I guess that in betting HQs in Rayners Lane, Leeds, Barking and Warrington little huddles of executives are devising plans for all those reddies that aren’t going into FOBT machines – or taking 50 times as long to hand over.
Some appear to be diversifying – such as the planned acquisition by William Hill of the Scandinavian betting company Mr Green.
I wonder if greyhound racing has come into anyone’s growth plans?
Probably not, given the betting industry’s absence of imagination with anything ‘greyhound’.
Now many readers will have their own ideas, much better than anything I have to put forward.
But here is a starter.
You are a punter, you want to play to earn big bucks. The next race from Nottingham is off in two minutes.
Find the terminal and go for the ‘first to last’ terminal. I want T5-T3-T6-T1-T2-T4 correct order. What are the odds? 278-1. No, not big enough, I’m going for the 4-6 favourite to finish fifth. 470-1. No, I might do both.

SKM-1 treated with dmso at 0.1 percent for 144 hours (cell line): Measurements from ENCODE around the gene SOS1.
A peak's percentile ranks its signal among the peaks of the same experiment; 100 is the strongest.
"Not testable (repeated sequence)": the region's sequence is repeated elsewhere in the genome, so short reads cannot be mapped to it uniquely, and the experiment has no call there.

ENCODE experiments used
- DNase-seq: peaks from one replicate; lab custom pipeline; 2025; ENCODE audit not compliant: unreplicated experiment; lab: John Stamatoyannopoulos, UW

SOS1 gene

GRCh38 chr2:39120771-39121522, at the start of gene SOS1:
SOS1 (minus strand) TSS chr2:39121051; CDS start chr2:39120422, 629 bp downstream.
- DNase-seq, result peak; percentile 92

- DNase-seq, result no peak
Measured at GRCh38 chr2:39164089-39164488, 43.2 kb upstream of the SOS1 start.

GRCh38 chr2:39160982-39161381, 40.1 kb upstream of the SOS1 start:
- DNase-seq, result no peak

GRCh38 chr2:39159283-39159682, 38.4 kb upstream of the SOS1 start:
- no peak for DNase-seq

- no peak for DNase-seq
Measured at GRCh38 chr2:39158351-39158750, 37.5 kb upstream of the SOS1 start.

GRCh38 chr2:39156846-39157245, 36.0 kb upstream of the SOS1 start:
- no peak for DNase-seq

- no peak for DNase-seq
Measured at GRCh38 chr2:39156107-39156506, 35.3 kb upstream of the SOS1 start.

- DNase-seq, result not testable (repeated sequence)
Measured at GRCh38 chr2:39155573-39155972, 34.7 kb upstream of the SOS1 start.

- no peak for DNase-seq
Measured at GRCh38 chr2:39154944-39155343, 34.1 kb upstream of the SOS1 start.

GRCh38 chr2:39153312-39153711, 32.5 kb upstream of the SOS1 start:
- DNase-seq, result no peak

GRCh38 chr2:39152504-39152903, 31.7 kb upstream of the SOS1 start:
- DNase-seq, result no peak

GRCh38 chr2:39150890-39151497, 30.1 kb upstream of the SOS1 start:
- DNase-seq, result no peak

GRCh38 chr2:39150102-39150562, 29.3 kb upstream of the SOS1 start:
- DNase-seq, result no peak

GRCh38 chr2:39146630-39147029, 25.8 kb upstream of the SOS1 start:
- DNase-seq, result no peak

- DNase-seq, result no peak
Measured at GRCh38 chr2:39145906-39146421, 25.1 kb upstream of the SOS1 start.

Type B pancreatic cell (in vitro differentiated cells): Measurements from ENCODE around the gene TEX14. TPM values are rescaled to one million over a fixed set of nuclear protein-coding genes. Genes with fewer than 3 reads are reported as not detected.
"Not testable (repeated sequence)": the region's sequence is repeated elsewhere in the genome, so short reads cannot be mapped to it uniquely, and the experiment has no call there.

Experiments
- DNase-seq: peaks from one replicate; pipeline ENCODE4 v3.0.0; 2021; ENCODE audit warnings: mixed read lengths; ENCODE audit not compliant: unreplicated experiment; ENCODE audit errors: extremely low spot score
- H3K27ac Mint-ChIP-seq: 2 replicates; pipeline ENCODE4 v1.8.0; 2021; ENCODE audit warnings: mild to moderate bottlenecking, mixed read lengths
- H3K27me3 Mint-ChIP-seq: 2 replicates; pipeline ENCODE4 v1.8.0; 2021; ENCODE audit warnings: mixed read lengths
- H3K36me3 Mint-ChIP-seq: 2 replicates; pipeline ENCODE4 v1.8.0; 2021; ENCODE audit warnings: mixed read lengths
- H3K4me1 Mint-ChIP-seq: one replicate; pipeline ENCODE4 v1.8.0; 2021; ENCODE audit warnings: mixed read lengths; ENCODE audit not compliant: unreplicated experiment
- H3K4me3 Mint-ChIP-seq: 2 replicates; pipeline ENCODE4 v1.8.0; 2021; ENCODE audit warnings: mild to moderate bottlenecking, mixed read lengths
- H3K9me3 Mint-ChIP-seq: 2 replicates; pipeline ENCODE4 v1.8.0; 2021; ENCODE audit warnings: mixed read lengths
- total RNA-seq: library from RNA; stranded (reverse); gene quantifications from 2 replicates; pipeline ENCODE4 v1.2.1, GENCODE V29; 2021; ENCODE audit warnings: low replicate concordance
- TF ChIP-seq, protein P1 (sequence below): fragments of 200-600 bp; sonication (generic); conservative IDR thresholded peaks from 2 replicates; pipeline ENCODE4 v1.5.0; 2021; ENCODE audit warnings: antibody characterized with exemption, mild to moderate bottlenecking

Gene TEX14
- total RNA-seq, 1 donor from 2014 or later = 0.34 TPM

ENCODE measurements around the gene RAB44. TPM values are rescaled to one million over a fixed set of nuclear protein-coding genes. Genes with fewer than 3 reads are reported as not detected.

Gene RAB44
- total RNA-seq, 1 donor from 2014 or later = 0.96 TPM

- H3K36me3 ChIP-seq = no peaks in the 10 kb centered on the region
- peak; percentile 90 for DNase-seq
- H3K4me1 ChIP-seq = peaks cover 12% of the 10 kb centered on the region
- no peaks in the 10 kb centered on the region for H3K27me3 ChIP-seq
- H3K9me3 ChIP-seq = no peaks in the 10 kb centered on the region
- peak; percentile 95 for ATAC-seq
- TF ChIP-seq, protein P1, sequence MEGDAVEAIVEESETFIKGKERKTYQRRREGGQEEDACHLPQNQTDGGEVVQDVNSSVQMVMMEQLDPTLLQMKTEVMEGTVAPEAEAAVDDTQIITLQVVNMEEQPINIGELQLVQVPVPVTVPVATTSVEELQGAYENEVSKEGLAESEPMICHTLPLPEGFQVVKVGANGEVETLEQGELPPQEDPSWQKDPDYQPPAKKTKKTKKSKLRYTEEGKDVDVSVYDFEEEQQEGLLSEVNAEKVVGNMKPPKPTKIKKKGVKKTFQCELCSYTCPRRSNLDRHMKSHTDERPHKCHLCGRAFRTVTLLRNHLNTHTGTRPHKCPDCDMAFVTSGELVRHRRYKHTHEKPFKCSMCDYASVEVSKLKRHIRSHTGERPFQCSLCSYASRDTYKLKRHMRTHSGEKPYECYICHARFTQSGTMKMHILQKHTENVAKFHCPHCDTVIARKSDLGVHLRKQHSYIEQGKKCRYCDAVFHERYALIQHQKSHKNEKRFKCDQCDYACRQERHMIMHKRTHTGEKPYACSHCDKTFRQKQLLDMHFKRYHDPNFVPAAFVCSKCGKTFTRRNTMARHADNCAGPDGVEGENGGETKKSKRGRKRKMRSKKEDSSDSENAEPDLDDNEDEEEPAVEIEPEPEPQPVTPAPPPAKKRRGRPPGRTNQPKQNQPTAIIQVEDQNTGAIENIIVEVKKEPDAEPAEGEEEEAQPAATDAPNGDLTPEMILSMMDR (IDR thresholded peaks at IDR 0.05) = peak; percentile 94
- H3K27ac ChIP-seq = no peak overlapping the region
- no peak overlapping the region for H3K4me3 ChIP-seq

Race over. Damn! Next time I’ll do the ‘straight four’. The terminal says 143-1.
Now I have no idea whether the odds are realistic, I preferred the life as a kennel lad, to taking A-level maths. But is the concept so bizarre?
The technology is already out there if I want a digital quote to back Mane as the first goal scorer with Liverpool to win 3-0 with four corners and six bookings.
What about ‘in-play’ trap numbers for a race meeting? Trap one started off at 4-1 at the start of the meeting, and three races in is out to 9-1. Three short priced favourites in red later in the card.
Or the ten race acca – guaranteed winnings of X00000-1. Let’s play.
Regular readers will know I have long subscribed to the theory that whatever the life of the betting shops, the long term future is internet and globally linked tote pools.
Technology simplifies the broadcasting of pictures to phones and laptops along with simple betting options.
Within the last few days, I was chatting to an incredibly clever former SKY (and Setanta and BT) lawyer and he reckons the existing broadcasting model has no more than two or three years.
Everything will change very quickly with the Government commitment to Superfast broadband by 2020. Both SKY and BT will become junior players in our viewing future.
(As a complete aside to greyhound racing, my very switched-on pal also reckons rugby has major problems with many of the big public schools already banning the sport for fear of injury claims)
Now tie that in with another conversation I have had within the last week.